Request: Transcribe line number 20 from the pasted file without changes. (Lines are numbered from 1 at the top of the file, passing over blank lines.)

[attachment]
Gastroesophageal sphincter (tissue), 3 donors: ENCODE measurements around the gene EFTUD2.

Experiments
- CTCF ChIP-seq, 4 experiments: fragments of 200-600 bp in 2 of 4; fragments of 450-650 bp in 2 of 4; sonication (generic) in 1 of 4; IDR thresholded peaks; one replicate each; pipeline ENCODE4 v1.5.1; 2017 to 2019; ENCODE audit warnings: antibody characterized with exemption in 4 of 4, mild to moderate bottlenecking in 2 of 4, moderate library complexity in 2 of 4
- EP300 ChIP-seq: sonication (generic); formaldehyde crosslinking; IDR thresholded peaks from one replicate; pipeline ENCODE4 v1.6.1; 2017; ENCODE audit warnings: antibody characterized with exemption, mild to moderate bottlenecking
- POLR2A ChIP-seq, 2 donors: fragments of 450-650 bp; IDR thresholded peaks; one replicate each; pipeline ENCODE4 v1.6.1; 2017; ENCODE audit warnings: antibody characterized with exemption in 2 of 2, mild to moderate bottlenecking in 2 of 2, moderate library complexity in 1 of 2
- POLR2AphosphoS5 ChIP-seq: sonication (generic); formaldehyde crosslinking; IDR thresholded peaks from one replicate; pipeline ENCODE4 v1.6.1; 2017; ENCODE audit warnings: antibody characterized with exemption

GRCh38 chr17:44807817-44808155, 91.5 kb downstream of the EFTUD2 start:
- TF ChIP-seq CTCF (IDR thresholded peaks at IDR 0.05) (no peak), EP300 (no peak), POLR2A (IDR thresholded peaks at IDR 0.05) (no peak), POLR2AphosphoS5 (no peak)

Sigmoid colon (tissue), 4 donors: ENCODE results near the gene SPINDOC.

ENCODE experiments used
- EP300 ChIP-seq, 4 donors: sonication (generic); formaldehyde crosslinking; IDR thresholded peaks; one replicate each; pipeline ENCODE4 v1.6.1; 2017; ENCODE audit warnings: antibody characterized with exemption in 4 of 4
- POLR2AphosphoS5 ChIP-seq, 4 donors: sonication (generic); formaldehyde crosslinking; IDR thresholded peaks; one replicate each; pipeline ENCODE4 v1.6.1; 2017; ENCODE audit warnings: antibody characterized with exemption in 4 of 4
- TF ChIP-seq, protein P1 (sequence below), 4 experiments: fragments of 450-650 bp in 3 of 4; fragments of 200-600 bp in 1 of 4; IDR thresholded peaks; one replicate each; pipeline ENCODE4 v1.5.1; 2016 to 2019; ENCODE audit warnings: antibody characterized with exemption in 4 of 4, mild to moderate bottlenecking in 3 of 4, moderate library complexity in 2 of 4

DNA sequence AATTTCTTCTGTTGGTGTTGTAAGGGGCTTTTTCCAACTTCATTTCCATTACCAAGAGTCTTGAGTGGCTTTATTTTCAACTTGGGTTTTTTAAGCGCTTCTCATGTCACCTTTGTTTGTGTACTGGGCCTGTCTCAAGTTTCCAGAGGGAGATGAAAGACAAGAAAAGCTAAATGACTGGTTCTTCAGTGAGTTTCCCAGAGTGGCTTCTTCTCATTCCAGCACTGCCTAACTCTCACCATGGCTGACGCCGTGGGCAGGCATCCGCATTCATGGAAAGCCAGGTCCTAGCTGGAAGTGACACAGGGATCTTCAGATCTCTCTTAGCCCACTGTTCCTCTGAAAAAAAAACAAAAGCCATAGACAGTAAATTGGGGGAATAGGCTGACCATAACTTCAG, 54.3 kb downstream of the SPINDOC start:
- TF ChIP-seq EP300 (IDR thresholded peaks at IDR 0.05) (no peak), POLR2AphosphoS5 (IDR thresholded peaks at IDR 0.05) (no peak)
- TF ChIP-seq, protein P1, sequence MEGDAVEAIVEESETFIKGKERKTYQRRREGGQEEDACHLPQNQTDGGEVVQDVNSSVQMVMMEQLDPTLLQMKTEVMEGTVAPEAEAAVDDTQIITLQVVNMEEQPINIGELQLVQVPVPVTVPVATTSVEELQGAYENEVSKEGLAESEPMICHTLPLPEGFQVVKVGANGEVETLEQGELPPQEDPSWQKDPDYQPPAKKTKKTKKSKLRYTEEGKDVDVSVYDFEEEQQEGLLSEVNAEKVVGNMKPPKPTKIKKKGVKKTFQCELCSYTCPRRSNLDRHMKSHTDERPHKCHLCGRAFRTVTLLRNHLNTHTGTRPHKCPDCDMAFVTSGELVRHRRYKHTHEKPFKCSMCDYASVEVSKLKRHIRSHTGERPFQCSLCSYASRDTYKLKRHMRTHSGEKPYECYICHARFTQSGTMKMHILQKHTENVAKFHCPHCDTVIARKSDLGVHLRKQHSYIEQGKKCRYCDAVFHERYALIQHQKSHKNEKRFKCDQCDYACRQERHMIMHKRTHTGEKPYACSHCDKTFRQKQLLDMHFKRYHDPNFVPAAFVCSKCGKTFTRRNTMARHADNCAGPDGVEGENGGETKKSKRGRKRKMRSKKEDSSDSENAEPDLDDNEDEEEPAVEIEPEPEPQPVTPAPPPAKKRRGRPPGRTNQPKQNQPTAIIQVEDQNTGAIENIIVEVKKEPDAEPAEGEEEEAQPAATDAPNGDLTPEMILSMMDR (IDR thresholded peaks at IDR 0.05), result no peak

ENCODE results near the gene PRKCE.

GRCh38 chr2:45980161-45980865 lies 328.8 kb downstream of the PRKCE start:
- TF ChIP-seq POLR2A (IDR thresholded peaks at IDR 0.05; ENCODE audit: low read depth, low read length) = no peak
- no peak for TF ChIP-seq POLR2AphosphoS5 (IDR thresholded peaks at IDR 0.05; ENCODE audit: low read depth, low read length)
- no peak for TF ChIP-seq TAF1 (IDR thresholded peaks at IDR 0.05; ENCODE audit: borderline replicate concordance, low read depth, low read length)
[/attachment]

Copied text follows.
- no peak for TF ChIP-seq POLR2AphosphoS5 (IDR thresholded peaks at IDR 0.05; ENCODE audit: low read depth, low read length)